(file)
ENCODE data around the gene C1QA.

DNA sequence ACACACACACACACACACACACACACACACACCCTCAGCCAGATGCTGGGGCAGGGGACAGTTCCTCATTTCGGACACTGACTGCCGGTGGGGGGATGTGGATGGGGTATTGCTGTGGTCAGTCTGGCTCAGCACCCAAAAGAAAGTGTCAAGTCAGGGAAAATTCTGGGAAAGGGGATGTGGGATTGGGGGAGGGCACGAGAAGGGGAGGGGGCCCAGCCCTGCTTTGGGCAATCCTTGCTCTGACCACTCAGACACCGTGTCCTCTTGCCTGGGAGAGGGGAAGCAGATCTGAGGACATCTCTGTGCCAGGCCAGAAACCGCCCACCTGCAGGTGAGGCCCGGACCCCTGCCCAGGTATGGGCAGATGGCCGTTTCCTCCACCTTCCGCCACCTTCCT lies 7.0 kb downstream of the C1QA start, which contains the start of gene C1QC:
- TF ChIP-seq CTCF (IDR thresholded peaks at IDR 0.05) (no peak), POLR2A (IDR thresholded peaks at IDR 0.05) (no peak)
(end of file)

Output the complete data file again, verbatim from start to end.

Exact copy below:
ENCODE data around the gene C1QA.

DNA sequence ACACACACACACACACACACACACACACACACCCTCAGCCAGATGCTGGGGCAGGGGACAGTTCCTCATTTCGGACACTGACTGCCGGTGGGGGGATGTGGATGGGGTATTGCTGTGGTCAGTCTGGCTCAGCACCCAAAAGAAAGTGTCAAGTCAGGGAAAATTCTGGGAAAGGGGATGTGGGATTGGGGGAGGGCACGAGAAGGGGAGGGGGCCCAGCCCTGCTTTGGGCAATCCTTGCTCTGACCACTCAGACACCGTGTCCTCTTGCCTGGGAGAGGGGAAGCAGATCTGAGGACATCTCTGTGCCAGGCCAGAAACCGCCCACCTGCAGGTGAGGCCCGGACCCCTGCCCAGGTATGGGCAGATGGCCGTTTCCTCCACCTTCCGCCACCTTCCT lies 7.0 kb downstream of the C1QA start, which contains the start of gene C1QC:
- TF ChIP-seq CTCF (IDR thresholded peaks at IDR 0.05) (no peak), POLR2A (IDR thresholded peaks at IDR 0.05) (no peak)